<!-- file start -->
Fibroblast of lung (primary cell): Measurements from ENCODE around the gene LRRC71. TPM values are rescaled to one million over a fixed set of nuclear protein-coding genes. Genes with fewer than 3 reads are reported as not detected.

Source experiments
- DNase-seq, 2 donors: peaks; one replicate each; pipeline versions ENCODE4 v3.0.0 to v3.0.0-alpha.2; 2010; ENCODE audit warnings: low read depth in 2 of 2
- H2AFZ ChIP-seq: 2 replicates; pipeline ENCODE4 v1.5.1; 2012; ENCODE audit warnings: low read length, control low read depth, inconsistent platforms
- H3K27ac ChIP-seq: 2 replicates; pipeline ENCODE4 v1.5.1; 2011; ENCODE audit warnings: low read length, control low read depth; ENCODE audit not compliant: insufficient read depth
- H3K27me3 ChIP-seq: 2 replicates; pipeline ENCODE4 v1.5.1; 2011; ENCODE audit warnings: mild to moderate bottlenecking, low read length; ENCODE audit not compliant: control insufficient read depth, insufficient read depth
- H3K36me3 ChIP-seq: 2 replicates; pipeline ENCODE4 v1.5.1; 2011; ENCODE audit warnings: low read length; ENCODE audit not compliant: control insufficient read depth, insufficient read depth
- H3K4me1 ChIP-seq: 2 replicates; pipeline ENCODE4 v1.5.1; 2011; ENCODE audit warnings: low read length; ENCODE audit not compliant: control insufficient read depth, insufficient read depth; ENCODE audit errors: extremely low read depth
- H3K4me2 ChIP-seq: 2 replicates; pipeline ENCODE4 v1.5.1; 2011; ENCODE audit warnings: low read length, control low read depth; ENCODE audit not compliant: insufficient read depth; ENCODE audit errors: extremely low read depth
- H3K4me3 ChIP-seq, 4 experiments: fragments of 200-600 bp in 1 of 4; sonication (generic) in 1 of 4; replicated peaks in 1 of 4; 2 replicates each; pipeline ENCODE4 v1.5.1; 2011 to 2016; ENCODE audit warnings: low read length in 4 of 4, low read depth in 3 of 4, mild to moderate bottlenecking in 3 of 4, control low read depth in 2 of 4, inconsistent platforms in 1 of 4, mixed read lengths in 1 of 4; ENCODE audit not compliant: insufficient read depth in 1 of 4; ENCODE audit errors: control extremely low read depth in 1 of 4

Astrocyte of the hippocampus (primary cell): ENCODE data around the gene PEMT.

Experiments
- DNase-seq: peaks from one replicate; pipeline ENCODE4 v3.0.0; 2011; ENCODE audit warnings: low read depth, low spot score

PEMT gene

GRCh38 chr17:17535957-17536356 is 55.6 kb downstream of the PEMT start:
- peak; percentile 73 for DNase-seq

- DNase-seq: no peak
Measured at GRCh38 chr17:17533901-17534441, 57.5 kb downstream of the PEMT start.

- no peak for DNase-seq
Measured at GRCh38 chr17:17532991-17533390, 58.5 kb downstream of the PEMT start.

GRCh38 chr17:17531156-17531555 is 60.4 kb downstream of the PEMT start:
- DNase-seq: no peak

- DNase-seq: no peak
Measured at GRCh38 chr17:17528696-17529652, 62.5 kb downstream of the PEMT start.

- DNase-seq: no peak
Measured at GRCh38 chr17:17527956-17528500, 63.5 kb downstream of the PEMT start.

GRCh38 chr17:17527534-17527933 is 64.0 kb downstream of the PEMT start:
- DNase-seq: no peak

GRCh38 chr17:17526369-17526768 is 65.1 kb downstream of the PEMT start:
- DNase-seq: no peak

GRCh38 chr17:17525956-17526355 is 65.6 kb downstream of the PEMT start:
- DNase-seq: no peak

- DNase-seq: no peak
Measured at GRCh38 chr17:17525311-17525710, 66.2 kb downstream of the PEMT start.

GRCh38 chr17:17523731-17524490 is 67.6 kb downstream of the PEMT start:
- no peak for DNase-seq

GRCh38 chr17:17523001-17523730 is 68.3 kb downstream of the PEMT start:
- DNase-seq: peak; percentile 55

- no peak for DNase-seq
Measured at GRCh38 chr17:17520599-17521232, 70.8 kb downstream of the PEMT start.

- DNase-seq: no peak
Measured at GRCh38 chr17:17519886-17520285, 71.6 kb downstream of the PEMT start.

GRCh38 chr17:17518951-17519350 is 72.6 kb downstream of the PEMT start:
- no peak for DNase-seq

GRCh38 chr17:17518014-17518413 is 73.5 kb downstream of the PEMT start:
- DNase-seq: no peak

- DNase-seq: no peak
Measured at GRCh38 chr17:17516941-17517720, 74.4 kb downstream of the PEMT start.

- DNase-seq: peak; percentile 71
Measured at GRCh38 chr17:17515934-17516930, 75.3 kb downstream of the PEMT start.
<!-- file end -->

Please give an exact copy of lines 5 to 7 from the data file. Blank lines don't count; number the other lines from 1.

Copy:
- H3K27ac ChIP-seq: 2 replicates; pipeline ENCODE4 v1.5.1; 2011; ENCODE audit warnings: low read length, control low read depth; ENCODE audit not compliant: insufficient read depth
- H3K27me3 ChIP-seq: 2 replicates; pipeline ENCODE4 v1.5.1; 2011; ENCODE audit warnings: mild to moderate bottlenecking, low read length; ENCODE audit not compliant: control insufficient read depth, insufficient read depth
- H3K36me3 ChIP-seq: 2 replicates; pipeline ENCODE4 v1.5.1; 2011; ENCODE audit warnings: low read length; ENCODE audit not compliant: control insufficient read depth, insufficient read depth